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Anticancer activity of Nigella sativa (black seed) and its relationship with the thermal processing and quinone composition of the seed

Overview of attention for article published in Drug Design, Development and Therapy, June 2015
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About this Attention Score

  • Above-average Attention Score compared to outputs of the same age (56th percentile)
  • Good Attention Score compared to outputs of the same age and source (75th percentile)

Mentioned by

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3 tweeters
facebook
1 Facebook page

Citations

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22 Dimensions

Readers on

mendeley
66 Mendeley
Title
Anticancer activity of Nigella sativa (black seed) and its relationship with the thermal processing and quinone composition of the seed
Published in
Drug Design, Development and Therapy, June 2015
DOI 10.2147/dddt.s82938
Pubmed ID
Authors

Arik Dahan, Riad Agbaria, Adi Gabarin, Shimon Ben-Shabat

Abstract

The traditional preparation process of Nigella sativa (NS) oil starts with roasting of the seeds, an allegedly unnecessary step that was never skipped. The aims of this study were to investigate the role and boundaries of thermal processing of NS seeds in the preparation of therapeutic extracts and to elucidate the underlying mechanism. NS extracts obtained by various seed thermal processing methods were investigated in vitro for their antiproliferative activity in mouse colon carcinoma (MC38) cells and for their thymoquinone content. The effect of the different methods of thermal processing on the ability of the obtained NS oil to inhibit the nuclear factor kappa B (NF-κB) pathway was then investigated in Hodgkin's lymphoma (L428) cells. The different thermal processing protocols yielded three distinct patterns: heating the NS seeds to 50°C, 100°C, or 150°C produced oil with a strong ability to inhibit tumor cell growth; no heating or heating to 25°C had a mild antiproliferative effect; and heating to 200°C or 250°C had no effect. Similar patterns were obtained for the thymoquinone content of the corresponding oils, which showed an excellent correlation with the antiproliferative data. It is proposed that there is an oxidative transition mechanism between quinones after controlled thermal processing of the seeds. While NS oil from heated seeds delayed the expression of NF-κB transcription, non-heated seeds resulted in only 50% inhibition. The data indicate that controlled thermal processing of NS seeds (at 50°C-150°C) produces significantly higher anticancer activity associated with a higher thymoquinone oil content, and inhibits the NF-κB signaling pathway.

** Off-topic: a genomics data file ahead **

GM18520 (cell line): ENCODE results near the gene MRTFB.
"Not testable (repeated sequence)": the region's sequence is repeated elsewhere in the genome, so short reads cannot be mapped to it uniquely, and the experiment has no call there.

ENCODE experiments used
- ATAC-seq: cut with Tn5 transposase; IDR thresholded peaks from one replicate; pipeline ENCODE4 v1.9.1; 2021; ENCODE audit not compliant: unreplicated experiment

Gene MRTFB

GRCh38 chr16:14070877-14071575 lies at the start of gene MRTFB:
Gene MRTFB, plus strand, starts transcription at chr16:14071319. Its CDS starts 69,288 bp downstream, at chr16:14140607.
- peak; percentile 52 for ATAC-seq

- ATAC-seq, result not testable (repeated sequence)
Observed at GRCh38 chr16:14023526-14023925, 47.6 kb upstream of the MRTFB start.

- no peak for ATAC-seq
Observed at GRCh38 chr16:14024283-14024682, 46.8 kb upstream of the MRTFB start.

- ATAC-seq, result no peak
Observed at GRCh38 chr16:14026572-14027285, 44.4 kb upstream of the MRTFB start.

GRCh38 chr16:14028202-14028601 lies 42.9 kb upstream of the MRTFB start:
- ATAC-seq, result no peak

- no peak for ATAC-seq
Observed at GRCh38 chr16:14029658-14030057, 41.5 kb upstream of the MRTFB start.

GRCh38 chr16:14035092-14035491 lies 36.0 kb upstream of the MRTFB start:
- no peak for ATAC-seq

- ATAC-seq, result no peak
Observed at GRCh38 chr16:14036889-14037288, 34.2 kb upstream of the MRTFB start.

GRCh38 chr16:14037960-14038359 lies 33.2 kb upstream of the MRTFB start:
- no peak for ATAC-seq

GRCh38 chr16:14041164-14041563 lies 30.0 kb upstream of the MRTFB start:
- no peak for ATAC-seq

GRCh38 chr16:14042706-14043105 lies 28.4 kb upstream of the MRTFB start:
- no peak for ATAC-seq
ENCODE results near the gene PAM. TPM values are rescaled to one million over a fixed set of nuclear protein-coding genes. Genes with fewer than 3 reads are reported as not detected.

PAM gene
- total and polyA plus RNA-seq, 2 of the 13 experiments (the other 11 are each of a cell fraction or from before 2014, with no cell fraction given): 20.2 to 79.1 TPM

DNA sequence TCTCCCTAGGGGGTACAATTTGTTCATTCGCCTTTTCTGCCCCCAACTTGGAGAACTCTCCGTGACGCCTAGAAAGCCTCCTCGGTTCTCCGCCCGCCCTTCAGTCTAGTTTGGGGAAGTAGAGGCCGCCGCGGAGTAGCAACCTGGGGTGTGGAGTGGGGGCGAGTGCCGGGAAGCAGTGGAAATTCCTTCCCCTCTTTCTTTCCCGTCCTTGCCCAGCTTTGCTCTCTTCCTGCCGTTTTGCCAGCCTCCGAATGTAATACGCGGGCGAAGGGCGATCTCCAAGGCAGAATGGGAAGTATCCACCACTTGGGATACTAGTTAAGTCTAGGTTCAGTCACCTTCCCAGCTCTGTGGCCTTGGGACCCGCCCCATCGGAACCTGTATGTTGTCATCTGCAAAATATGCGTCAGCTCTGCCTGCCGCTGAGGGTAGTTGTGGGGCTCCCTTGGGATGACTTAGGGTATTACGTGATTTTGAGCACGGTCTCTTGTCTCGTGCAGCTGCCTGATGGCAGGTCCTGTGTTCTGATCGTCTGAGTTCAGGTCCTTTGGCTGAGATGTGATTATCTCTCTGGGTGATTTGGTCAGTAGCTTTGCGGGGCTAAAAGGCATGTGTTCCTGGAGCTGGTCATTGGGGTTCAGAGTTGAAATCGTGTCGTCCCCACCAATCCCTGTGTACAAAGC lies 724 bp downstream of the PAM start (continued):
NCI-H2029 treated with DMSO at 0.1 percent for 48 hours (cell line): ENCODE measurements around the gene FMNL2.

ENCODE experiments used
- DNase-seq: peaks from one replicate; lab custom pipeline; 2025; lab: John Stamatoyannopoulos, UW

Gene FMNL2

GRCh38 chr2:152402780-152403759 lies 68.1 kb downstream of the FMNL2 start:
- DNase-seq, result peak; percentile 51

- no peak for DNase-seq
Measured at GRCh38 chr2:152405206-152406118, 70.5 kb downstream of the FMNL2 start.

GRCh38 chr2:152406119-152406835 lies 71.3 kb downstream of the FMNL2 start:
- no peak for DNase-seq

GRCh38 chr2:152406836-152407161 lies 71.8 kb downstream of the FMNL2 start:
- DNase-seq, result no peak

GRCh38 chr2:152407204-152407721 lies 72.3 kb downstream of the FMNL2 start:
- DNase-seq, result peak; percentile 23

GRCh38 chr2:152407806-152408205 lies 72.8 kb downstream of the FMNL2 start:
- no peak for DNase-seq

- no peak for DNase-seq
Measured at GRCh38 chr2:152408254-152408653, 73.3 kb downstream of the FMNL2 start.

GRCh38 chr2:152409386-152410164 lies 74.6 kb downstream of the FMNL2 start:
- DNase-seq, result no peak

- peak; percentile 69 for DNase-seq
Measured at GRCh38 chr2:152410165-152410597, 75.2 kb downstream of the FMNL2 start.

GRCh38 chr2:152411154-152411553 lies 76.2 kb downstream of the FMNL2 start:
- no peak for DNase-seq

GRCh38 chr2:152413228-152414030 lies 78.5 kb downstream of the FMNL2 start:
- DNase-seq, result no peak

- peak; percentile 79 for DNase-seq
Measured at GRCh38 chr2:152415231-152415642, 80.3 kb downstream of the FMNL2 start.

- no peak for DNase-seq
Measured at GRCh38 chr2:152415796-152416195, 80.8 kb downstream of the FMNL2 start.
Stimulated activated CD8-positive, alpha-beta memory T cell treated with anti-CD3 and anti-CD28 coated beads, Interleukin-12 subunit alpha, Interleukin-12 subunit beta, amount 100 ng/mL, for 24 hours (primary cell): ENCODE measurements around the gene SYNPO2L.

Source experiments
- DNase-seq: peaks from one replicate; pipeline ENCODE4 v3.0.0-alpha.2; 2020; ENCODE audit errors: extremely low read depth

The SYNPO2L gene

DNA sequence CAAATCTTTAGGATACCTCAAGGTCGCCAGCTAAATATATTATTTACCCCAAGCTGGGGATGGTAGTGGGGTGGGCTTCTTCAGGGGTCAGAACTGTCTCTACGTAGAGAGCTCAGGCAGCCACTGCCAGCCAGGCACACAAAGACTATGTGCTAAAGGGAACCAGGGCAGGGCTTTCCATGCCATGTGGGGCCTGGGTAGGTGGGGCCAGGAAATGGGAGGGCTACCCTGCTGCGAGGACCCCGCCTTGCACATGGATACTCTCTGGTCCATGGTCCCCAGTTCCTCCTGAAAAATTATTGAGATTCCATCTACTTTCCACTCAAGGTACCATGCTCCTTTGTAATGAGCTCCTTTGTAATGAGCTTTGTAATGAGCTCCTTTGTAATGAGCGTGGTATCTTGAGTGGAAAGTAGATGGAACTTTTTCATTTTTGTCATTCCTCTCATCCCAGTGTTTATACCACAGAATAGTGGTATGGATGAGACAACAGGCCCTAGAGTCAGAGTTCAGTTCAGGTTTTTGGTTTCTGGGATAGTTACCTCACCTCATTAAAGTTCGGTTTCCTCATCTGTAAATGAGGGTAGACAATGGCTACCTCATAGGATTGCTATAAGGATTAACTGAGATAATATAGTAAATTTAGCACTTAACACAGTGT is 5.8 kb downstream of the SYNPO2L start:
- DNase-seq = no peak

Twitter Demographics

The data shown below were collected from the profiles of 3 tweeters who shared this research output. Click here to find out more about how the information was compiled.

Mendeley readers

The data shown below were compiled from readership statistics for 66 Mendeley readers of this research output. Click here to see the associated Mendeley record.

Geographical breakdown

Country Count As %
Portugal 1 2%
Unknown 65 98%

Demographic breakdown

Readers by professional status Count As %
Student > Bachelor 9 14%
Lecturer 9 14%
Student > Ph. D. Student 8 12%
Student > Master 7 11%
Student > Doctoral Student 6 9%
Other 16 24%
Unknown 11 17%
Readers by discipline Count As %
Pharmacology, Toxicology and Pharmaceutical Science 14 21%
Medicine and Dentistry 9 14%
Biochemistry, Genetics and Molecular Biology 8 12%
Agricultural and Biological Sciences 6 9%
Chemistry 5 8%
Other 8 12%
Unknown 16 24%

Attention Score in Context

This research output has an Altmetric Attention Score of 2. This is our high-level measure of the quality and quantity of online attention that it has received. This Attention Score, as well as the ranking and number of research outputs shown below, was calculated when the research output was last mentioned on 19 October 2020.
All research outputs
#9,203,355
of 16,629,244 outputs
Outputs from Drug Design, Development and Therapy
#449
of 1,648 outputs
Outputs of similar age
#98,442
of 235,123 outputs
Outputs of similar age from Drug Design, Development and Therapy
#31
of 139 outputs
Altmetric has tracked 16,629,244 research outputs across all sources so far. This one is in the 43rd percentile – i.e., 43% of other outputs scored the same or lower than it.
So far Altmetric has tracked 1,648 research outputs from this source. They receive a mean Attention Score of 4.9. This one has gotten more attention than average, scoring higher than 71% of its peers.
Older research outputs will score higher simply because they've had more time to accumulate mentions. To account for age we can compare this Altmetric Attention Score to the 235,123 tracked outputs that were published within six weeks on either side of this one in any source. This one has gotten more attention than average, scoring higher than 56% of its contemporaries.
We're also able to compare this research output to 139 others from the same source and published within six weeks on either side of this one. This one has done well, scoring higher than 75% of its contemporaries.